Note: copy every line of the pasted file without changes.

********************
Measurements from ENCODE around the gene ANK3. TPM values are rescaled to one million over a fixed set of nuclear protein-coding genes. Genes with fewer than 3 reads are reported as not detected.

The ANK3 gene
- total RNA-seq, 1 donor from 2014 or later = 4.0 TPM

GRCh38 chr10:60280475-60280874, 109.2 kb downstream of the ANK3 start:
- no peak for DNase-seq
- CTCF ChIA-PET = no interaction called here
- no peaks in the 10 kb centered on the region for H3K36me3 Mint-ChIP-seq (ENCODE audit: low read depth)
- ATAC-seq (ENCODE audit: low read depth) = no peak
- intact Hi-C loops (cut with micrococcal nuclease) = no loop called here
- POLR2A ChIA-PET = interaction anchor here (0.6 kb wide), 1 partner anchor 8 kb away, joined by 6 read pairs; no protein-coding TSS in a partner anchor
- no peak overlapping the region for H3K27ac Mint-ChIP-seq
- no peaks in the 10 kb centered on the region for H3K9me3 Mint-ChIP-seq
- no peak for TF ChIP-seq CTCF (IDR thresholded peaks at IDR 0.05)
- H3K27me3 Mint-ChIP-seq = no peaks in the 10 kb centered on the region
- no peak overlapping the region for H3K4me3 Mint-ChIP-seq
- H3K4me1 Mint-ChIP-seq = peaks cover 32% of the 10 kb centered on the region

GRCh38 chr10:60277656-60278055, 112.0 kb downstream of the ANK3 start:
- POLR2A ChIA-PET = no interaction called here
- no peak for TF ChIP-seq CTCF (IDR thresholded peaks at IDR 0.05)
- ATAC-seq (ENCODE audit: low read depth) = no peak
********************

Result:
Measurements from ENCODE around the gene ANK3. TPM values are rescaled to one million over a fixed set of nuclear protein-coding genes. Genes with fewer than 3 reads are reported as not detected.

The ANK3 gene
- total RNA-seq, 1 donor from 2014 or later = 4.0 TPM

GRCh38 chr10:60280475-60280874, 109.2 kb downstream of the ANK3 start:
- no peak for DNase-seq
- CTCF ChIA-PET = no interaction called here
- no peaks in the 10 kb centered on the region for H3K36me3 Mint-ChIP-seq (ENCODE audit: low read depth)
- ATAC-seq (ENCODE audit: low read depth) = no peak
- intact Hi-C loops (cut with micrococcal nuclease) = no loop called here
- POLR2A ChIA-PET = interaction anchor here (0.6 kb wide), 1 partner anchor 8 kb away, joined by 6 read pairs; no protein-coding TSS in a partner anchor
- no peak overlapping the region for H3K27ac Mint-ChIP-seq
- no peaks in the 10 kb centered on the region for H3K9me3 Mint-ChIP-seq
- no peak for TF ChIP-seq CTCF (IDR thresholded peaks at IDR 0.05)
- H3K27me3 Mint-ChIP-seq = no peaks in the 10 kb centered on the region
- no peak overlapping the region for H3K4me3 Mint-ChIP-seq
- H3K4me1 Mint-ChIP-seq = peaks cover 32% of the 10 kb centered on the region

GRCh38 chr10:60277656-60278055, 112.0 kb downstream of the ANK3 start:
- POLR2A ChIA-PET = no interaction called here
- no peak for TF ChIP-seq CTCF (IDR thresholded peaks at IDR 0.05)
- ATAC-seq (ENCODE audit: low read depth) = no peak